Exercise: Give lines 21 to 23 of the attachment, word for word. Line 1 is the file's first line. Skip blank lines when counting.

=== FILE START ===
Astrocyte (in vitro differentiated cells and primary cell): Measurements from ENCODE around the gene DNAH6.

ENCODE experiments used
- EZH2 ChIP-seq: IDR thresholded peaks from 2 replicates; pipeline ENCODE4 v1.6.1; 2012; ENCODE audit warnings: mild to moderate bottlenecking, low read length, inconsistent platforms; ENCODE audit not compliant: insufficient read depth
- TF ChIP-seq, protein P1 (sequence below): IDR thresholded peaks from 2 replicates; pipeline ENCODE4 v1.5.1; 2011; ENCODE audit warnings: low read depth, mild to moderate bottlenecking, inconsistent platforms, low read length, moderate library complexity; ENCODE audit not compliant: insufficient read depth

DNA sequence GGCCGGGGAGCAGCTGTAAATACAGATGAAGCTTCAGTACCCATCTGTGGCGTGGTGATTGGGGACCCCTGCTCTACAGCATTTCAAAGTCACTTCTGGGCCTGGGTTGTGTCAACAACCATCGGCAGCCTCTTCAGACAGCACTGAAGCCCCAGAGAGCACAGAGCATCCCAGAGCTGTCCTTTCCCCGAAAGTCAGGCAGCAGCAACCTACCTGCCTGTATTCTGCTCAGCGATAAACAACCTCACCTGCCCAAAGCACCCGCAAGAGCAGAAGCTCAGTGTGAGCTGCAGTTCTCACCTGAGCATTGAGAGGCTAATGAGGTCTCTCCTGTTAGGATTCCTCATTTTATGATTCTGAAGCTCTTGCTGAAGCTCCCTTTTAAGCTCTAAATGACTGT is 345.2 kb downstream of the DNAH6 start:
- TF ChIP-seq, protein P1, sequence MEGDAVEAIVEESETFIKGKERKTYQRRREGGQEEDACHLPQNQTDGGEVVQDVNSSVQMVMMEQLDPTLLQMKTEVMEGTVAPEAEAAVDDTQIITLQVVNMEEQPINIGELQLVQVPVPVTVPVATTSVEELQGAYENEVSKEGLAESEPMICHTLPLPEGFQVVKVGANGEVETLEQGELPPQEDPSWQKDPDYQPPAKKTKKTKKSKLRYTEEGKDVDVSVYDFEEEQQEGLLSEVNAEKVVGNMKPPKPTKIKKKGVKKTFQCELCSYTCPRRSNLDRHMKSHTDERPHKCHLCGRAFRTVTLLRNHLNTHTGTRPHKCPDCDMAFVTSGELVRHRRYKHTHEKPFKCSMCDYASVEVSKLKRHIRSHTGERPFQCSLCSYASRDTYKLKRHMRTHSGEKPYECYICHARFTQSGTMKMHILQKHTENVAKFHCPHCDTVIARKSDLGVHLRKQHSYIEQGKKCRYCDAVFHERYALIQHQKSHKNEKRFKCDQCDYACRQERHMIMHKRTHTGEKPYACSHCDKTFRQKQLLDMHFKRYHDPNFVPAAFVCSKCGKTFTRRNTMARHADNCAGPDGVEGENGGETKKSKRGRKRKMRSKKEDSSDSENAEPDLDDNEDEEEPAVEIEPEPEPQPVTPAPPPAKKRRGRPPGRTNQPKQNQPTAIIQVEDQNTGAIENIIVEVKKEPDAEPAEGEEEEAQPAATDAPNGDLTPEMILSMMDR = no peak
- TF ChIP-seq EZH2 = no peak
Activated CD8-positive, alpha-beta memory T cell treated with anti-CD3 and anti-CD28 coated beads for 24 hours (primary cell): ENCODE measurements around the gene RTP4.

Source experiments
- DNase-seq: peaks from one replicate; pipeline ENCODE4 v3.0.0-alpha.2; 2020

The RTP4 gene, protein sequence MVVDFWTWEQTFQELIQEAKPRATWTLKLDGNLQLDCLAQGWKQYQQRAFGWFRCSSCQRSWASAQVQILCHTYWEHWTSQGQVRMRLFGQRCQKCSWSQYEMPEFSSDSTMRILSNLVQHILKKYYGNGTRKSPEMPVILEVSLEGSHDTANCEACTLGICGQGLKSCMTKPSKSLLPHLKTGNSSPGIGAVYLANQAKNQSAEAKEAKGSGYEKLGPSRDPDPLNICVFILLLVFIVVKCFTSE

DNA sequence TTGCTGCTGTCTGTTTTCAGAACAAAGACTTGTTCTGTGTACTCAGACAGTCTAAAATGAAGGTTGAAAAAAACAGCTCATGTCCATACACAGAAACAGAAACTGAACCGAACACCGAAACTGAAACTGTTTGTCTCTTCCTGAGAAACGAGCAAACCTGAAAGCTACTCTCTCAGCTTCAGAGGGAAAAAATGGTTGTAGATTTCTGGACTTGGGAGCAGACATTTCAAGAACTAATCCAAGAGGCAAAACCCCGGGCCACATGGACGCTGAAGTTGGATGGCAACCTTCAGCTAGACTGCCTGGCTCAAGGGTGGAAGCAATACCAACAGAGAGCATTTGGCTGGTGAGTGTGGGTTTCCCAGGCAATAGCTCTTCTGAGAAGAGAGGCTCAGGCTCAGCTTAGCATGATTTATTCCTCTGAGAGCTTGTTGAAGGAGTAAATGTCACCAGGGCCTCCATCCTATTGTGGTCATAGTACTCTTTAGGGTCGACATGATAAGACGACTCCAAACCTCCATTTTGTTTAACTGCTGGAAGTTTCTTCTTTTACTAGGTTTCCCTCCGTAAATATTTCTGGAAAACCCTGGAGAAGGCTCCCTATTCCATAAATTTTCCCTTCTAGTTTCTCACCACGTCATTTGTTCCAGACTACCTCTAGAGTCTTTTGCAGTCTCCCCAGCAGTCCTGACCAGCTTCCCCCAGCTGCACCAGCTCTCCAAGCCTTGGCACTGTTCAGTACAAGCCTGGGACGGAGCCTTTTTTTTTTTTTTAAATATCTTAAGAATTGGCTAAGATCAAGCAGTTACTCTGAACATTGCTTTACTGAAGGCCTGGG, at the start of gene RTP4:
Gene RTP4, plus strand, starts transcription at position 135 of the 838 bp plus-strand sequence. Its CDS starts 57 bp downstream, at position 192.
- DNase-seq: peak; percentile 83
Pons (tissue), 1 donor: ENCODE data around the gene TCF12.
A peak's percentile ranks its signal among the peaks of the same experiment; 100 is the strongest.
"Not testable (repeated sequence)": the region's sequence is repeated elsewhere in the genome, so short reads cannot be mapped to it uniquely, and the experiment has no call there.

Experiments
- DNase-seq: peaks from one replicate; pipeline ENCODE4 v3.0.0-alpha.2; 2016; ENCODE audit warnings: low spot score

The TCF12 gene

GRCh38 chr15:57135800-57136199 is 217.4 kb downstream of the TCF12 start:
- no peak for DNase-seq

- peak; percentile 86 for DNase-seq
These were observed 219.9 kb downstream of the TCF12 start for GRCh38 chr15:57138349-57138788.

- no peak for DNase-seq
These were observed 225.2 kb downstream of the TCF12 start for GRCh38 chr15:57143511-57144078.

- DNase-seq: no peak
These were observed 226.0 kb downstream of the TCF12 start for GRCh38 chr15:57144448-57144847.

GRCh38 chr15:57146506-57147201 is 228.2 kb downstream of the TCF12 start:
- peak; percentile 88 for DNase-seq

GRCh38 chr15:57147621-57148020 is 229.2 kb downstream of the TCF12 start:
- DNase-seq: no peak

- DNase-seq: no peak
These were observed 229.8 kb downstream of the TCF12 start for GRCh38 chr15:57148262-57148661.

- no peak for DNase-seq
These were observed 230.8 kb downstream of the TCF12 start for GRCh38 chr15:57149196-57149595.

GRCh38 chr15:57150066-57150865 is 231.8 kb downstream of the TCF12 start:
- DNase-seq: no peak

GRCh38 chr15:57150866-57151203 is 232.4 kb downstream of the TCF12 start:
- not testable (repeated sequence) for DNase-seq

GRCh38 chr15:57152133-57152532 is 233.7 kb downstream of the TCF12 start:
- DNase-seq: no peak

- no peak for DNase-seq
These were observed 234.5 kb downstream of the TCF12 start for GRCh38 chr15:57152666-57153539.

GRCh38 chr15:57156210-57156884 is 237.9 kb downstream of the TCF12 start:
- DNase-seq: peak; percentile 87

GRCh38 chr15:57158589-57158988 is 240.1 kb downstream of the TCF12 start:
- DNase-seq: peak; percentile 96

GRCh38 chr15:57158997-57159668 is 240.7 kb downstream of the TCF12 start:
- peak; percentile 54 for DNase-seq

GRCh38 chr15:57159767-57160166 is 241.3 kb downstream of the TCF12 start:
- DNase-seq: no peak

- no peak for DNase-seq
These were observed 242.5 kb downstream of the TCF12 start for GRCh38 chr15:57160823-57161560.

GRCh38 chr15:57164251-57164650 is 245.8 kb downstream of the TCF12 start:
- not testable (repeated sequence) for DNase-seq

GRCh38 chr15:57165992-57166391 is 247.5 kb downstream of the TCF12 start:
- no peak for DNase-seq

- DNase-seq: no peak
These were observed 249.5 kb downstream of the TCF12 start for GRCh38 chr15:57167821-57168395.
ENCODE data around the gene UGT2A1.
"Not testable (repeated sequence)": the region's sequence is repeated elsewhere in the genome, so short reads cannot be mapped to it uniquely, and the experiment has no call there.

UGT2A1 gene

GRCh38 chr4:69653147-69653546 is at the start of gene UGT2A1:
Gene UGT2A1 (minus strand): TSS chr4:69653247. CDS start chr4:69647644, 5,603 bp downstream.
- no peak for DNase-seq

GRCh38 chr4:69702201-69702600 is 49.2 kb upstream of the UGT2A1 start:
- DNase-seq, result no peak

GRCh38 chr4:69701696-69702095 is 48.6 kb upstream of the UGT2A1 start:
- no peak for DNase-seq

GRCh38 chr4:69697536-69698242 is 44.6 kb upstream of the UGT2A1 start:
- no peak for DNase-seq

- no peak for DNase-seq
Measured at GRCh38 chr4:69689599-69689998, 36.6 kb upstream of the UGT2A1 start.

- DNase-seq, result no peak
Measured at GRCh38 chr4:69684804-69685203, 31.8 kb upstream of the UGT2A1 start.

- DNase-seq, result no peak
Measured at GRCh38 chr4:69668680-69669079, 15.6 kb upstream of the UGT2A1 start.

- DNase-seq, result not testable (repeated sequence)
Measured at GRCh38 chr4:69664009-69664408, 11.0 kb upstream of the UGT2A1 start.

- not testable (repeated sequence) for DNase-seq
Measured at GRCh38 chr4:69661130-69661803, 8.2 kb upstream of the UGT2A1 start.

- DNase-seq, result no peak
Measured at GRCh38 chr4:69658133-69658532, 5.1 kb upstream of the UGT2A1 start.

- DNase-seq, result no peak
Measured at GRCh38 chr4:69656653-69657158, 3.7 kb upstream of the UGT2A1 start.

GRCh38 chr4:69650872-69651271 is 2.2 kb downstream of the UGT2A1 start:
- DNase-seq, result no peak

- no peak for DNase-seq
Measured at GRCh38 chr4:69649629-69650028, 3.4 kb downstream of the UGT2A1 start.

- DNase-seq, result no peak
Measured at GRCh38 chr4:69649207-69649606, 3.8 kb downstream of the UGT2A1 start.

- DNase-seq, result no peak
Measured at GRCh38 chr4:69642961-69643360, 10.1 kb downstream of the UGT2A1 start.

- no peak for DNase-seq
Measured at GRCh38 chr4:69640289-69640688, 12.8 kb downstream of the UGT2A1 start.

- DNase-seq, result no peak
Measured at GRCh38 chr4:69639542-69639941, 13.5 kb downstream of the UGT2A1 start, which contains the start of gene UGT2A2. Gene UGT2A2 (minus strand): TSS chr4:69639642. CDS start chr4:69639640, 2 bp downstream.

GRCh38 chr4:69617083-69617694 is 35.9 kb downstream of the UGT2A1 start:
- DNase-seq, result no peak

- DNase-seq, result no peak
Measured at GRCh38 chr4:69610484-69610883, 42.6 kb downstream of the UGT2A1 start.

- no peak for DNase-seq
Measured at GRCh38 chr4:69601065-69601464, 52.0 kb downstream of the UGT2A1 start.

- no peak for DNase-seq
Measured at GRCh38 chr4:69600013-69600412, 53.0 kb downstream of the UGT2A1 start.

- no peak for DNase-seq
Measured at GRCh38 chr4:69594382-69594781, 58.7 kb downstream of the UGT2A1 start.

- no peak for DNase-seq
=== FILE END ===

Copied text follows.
GRCh38 chr15:57135800-57136199 is 217.4 kb downstream of the TCF12 start:
- no peak for DNase-seq

- peak; percentile 86 for DNase-seq